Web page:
Quote from treeye
I have given my two weeks notice in and I'm tempting to call off on my last day. I was wondering why my coworkers have been doing this but now I totally understand.
I was treated very differently in my last two weeks: People order lunch take-outs without asking me, they sit at different tables during lunches. One day, I was the only one without an orientee. Those who I considered "my friend" are distancing themselves. I have always been considerate for my coworkers and I get along with most people at work, this does hurt my feelings.
In addition, the morale at my work is very low. I am the 5th nurse quit on my floor in the past two months. We lost more than half of our staff in the past two years. The administration does not care. We worked short for so long and now they finally brought in agency nurses.
anyway, I don't want to burn any bridges but now I know why it has been a tradition at my work to call off on the last day. I love my job but I just hate to be there.
I do understand feeling a bit stung by the "You're not one of us" reaction you described. Saying I understand it and agreeing with it are completely different things though.
The two week notice time period can play itself out a million ways. This is just one of them. Your current coworkers see you as an outsider now. In essence, you are, so no bones to pick there.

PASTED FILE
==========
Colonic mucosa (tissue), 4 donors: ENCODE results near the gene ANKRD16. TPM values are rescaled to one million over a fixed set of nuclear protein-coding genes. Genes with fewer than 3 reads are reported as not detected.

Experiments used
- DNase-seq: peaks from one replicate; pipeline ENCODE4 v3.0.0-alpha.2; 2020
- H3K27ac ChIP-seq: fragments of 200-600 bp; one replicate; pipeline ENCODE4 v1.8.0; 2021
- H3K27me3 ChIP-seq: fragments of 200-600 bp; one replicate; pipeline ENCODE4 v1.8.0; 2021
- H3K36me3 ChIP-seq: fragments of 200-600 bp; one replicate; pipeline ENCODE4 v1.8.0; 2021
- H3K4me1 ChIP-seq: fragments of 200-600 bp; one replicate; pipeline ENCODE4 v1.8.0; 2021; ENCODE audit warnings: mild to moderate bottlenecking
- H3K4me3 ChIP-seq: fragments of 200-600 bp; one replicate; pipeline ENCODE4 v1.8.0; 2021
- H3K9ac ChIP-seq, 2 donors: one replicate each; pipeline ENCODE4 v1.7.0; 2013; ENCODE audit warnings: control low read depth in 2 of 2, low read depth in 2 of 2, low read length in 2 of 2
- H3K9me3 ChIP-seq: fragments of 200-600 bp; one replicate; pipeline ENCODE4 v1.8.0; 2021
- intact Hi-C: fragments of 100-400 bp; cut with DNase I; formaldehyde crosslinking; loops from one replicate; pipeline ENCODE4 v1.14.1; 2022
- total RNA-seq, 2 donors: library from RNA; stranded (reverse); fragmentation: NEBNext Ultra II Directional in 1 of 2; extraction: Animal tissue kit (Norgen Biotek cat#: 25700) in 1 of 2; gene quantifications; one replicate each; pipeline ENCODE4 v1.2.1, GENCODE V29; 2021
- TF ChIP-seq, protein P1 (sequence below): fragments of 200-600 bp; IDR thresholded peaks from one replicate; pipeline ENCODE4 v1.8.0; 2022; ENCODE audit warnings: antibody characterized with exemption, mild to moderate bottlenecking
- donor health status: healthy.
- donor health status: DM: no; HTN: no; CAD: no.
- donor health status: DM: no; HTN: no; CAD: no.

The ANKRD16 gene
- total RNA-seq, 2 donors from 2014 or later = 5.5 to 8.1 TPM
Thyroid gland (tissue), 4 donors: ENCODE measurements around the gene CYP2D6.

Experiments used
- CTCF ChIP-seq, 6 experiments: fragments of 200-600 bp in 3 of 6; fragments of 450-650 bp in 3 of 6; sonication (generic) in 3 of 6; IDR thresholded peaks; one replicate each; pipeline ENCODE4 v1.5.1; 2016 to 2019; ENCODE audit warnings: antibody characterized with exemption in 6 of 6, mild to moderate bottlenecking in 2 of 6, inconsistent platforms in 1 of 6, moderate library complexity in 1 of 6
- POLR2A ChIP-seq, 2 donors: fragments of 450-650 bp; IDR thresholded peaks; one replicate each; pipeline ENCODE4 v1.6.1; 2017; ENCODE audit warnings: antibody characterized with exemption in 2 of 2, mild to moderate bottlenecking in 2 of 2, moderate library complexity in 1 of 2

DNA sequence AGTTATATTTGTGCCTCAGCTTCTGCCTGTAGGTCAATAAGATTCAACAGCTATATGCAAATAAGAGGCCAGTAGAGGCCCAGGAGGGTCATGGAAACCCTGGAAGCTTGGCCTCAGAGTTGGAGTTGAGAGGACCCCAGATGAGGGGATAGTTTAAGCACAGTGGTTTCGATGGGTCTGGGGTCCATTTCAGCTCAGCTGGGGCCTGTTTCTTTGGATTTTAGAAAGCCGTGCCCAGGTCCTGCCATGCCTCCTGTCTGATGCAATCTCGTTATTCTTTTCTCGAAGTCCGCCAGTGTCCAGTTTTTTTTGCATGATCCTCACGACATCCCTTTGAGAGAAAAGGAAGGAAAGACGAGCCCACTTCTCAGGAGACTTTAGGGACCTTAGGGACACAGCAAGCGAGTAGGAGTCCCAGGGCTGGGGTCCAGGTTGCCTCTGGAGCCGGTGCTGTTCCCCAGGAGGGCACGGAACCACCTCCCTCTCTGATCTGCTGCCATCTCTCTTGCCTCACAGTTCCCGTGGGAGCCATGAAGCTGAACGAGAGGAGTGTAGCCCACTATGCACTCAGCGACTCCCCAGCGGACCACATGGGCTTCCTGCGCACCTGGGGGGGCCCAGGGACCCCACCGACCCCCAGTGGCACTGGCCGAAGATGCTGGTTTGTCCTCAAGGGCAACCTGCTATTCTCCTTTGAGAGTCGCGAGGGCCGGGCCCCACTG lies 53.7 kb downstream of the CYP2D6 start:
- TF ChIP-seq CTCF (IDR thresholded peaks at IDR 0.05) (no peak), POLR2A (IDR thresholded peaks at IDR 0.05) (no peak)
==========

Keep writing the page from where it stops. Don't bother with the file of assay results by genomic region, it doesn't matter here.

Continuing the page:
I have been in situations though where I was leaving a job (for good reasons, often not because the place I was at was toxic) where I felt I had made a connection with people. When I saw how quickly I became an outsider in their eyes, I resented it. Some things should transcend being at the same workplace, or so I thought.
Truth is, most workplace relations are relations of convenience. Even the ones where we meet the person outside work or share personal experiences or any other number of things that make us believe we've gone beyond a simple situation of coworkers getting along. When my being on their team was near it's end, my usefulness to them too was near an end. I was no longer convenient. I was treated as such.
Your dilemma is not one of finding out whether calling off the last day is a good decision or not. If it were just that, the choice would be easy: Do it if you benefit from it, don't do it if you're only calling off for "revenge".
The choice you are faced with it this: Do you support treating others as though they cease to exist once their usefulness to you ends? Are you someone who believes in friendships of convenience?
Calling off would, in my opinion, further the "people are a convenience" culture you're experiencing. It would be saying: "Since I don't get the social support I want, you're no longer of use to me, and calling off is easier to do. Whether my call off hurts you or not is of no consequence to me."
So, your first decision is whether you want to play their game or not. Calling off is playing their game. The second (and third, and fourth, and infinity) decision you're facing is whether to act like that yourself, or not, the next time this sort of thing presents itself to you. Next time you're leaving a job, perhaps you won't feel so burnt by the reaction of others if you see it for what it is. Also, when you're on the other side of the fence and someone else is the one leaving, you'll perhaps not be like your current coworkers are being.